Stanislavsky and The Media

The S Word and The Centre for Digital Storymaking, London South Bank University presents

The 2020 S Word symposium: Stanislavsky and The Media

@ London South Bank University, Thursday 23rd to Saturday 25th April 2020.

We aim to explore Stanislavsky’s relationship with and impact upon all aspects of the contemporary media – film, television, radio, electronic media, print and journalism, and via still and moving images, sound and music.

We now invite proposals for papers (20 minutes duration), practical workshops (40 minutes duration) and panel presentations (60 minutes duration with a minimum of three speakers). Please send a brief abstract (not more than 300 words) and a short biography to Professor Paul Fryer – ([email protected]), to arrive no later than Friday 29th November 2019.

Information on keynote and guest speakers, and details of booking arrangements will be published shortly.

Selected papers from this event will be published in the Spring 2021 edition of Stanislavski Studies (Taylor & Francis).

Please join us for our London 2020 event.

The S Word is an international research project that explores the relationship between Stanislavsky, his work and legacy, and all aspects of contemporary theatre and performance.

Call for Proposals: Actor Training, Teaching, and Specific Learning Differences/Disabilities

(Dr Petronilla Whitfield, Arts University Bournemouth UK)

Deadline for Proposals 15 December 2019

Call outline

This is a call for expressions of interest and proposals for chapter contributors in an edited book on actor training, voice, movement, education and learning differences /disabilities, neurodiversity. Following the recent publication of my book ‘Teaching Strategies for Neurodiversity and Dyslexia in Actor Training’ (Routledge 2019), I am now seeking ideas for potential chapters from teachers/ practitioners/authors regarding the development of their teaching in the support of Acting and Performance students/individuals with Specific Learning Differences/Disabilities. In particular, dissemination of practice is sought where the teaching directions are underpinned by research, theory, and scholarly investigation. It is important that Specific Learning Differences/Disabilities are not generalised, but detailed with specificity of their characteristics. Early researchers in this field are also invited to submit a proposal, as they are potentially important contributors to emerging pedagogical discussions and approaches.

Themes could include (but are not limited to):

• Descriptions of teaching interventions, rationale, process and outcomes, where teachers have recognised a problem or challenge and have carried out research, trials and transformation of their practice to support the neurodiverse, SpLD student’s/individual’s needs. (Descriptions of perceived failures are as valuable as successes).

• Critical analysis of pedagogy in actor training environments, historical and cultural contexts of actor training, and how Specific Learning Differences and neurodiversity is situated within that context

• An in-depth analysis of the arts-based discipline involved, and how the learning difference/style/disability can impact on embedded or adapted practice in that discipline

• The ethical and political concerns regarding the labelling of an individual with a SpLD, and how this might influence your practice/approach

• The foregrounding of the student voice and experience of those with SpLD, platforming student-led methods, autonomy, research and student- led teaching practices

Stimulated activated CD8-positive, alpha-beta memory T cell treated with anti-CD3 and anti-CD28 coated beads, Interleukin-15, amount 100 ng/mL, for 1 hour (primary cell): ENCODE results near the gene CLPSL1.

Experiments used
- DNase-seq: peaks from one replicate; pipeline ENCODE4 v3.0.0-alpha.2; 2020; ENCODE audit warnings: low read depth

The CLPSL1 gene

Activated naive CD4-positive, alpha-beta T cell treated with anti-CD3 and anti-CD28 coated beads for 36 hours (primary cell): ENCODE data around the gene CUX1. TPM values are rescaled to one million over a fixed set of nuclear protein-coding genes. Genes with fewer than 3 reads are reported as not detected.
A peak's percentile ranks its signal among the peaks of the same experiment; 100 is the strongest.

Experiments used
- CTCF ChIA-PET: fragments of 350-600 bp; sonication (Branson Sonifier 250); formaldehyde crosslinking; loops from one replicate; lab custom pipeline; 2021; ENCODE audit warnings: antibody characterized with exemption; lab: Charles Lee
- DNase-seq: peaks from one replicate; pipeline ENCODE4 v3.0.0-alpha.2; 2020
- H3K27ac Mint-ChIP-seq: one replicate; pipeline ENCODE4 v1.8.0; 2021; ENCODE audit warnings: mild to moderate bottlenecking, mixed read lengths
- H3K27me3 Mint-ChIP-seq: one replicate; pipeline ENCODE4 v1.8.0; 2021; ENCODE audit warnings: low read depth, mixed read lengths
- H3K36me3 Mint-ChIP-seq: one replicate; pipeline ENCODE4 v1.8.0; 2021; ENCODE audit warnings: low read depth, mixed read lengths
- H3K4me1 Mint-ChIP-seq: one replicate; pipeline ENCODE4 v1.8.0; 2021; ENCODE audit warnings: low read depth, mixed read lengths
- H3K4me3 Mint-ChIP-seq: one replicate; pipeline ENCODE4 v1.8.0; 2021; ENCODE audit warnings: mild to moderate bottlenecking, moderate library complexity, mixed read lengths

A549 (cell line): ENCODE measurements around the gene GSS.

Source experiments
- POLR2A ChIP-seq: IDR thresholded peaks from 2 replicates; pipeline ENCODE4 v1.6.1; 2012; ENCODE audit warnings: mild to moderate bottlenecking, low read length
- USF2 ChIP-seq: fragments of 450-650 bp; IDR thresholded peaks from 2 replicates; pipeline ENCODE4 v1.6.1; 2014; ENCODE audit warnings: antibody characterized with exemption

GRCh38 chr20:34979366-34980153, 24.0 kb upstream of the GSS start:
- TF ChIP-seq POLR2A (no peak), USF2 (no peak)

• If you are a teacher with SpLD, (such as being dyslexic for example) , how that might inform/affect your teaching and your understanding for the individual student with learning challenges

• Development of inclusive assessment strategies, that do not unfairly disadvantage those with SpLD/neurodiversity and differing modes of learning

• The experience of Learning Support teachers/staff who have been involved in the teaching of acting performance students with SpLD and are researching and developing new practices in their field

• The experiences of coaches/teachers working with professional actors with SpLD and a dissemination of developing methods and reflection on endeavours to support those actors

Submitting a proposal

Preliminary conversations with potential contributors will help to develop the contents of the book, to submit to the publisher for review.

To signal your interest in making a contribution please contact Petronilla Whitfield for an initial exchange of ideas/thoughts, or email a proposal of 500- 1,000 words in length. Firm proposals must be received no later than the 15 December 2019 and sent, with a brief author biography, to the book’s editor, Dr Petronilla Whitfield ([email protected])

‘Moritz to Fritz’ A Response to Performer Training Reconfigured: Post-Psychophysical Perspectives for the Twenty-First Century by Frank Camilleri

This blog post is based on a presentation for the Asian book launch of Performer Training Reconfigured, organised by the School of Dance and Theatre at LASALLE College of the Arts, Singapore, 28 August 2019.

When I, Maiya, a performer-trainer-researcher focused on movement- and body-based approaches to theatre, started reading Frank Camilleri’s book, Performer Training Reconfigured: Post-Psychophysical Perspectives for the Twenty-First Century, I felt thrilled: ‘what comes next in this world of performer training?’ This is the first thing that the ‘post’ in the title suggested for me.

But then as I continued reading, I began to shift uncomfortably in my seat, ‘am I being asked to give up my commitment to embodiment as a primary point of departure both creatively and theoretically?’ The chair suddenly felt too hard, the back rest at the wrong angle, the air conditioning too low, my breath shallow.